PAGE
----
Ohio has changed since Tim Ryan first ran for Congress in 2002 – and so have the prospects of a Democrat running in the state.
“The perception of the party,” Ryan said bluntly in an interview, “is much different now than it was when I started.”
Ryan is the presumptive Democratic Senate nominee in Ohio, all but certain to win his party’s primary on Tuesday against Morgan Harper, an attorney and former senior adviser at the Consumer Financial Protection Bureau. While the Republican race is far murkier – author J.D. Vance is seen as the front-runner after securing former President Donald Trump’s endorsement, but a range of candidates are vying for an upset – Ryan is preparing to accomplish a markedly more difficult task in November: Running as a Democrat in a red-trending state in a likely difficult election cycle for the party.
For years, Ohio Democrats have looked to assure national party officials that the state is not a lost cause, but elections after elections have complicated that pitch. No Democrat other than Sen. Sherrod Brown has won nonjudicial statewide office in Ohio since 2008, and President Barack Obama, in 2012, was the last Democratic presidential nominee to win Ohio. In 2020, Democrat Joe Biden became the first candidate in the last 60 years to win the White House without winning the state.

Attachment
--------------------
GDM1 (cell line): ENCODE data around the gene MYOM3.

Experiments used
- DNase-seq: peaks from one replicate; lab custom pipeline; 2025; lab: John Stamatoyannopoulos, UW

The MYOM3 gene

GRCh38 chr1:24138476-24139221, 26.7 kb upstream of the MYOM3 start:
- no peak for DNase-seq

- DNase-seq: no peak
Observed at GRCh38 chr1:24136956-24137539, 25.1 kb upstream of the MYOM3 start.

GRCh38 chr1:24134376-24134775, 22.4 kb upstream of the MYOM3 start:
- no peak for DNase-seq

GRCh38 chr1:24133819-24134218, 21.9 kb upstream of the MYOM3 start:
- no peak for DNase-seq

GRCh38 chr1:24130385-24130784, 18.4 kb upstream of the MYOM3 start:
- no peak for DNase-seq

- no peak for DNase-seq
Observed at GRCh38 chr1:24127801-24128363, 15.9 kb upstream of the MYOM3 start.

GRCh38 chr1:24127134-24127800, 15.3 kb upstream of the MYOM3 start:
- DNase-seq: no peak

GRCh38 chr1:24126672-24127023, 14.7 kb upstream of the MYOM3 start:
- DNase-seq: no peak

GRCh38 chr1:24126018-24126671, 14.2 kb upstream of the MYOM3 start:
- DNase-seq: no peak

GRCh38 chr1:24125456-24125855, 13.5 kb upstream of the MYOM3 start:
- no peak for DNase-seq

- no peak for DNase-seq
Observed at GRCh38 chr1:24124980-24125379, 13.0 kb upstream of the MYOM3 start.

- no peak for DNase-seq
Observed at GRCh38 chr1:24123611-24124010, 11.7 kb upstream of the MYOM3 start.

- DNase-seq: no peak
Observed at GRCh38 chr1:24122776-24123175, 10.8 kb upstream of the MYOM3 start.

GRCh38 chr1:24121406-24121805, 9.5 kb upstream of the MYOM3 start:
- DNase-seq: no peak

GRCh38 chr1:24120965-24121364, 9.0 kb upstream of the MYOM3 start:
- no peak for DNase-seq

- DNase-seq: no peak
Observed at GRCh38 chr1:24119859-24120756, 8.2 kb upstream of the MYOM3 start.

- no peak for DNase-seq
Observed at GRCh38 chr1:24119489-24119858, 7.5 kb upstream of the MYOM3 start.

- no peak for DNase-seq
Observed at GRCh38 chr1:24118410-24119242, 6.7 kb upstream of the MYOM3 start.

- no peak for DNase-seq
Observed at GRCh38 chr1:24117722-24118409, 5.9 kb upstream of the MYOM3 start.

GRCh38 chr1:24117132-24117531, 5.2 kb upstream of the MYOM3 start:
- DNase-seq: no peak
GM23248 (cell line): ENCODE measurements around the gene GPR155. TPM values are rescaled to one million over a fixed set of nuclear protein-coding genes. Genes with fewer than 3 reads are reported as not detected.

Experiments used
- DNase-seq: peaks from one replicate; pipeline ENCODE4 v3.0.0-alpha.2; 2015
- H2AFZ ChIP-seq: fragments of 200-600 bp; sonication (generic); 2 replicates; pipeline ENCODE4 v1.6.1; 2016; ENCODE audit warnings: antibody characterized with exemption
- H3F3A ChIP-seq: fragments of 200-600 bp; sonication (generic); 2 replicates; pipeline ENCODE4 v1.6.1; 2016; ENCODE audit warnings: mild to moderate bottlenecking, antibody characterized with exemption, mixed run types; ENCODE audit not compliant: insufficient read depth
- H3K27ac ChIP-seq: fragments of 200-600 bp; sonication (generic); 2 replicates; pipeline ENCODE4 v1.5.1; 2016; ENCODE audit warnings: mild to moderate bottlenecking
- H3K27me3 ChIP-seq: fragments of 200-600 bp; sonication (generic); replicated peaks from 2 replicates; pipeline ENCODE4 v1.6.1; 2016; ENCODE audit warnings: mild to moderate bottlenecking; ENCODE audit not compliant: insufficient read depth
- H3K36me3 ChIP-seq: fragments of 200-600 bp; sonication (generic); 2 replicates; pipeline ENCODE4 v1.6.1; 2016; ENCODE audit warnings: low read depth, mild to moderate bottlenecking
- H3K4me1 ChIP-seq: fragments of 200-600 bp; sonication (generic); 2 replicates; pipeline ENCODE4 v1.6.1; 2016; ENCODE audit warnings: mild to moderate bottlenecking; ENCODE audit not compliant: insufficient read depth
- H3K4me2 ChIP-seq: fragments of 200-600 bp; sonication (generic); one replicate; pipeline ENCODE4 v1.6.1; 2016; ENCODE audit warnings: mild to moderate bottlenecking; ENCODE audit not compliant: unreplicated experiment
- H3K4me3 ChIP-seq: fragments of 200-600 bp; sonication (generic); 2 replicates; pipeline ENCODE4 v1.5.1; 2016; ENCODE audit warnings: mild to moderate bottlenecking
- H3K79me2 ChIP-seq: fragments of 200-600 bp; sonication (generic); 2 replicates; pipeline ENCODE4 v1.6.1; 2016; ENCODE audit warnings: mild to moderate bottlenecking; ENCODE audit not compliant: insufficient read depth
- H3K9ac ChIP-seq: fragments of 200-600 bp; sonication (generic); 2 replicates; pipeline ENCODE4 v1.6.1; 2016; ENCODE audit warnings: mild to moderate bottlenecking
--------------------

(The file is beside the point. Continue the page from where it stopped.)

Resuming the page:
The trends have left many Democrats wondering if it is even worth vying for statewide office in the Buckeye State anymore, effectively writing off a state once seen as a key political bellwether.
The blame, said Ryan, lies with the same national Democrats now casting Ohio as a lost cause.
“We have not done a good job as a party of letting people know that we’re fighting for them and haven’t done the policies over the years that we necessarily needed to be done. And so, a lot of Democrats in key counties, drifted away,” said Ryan, who is making his first statewide run.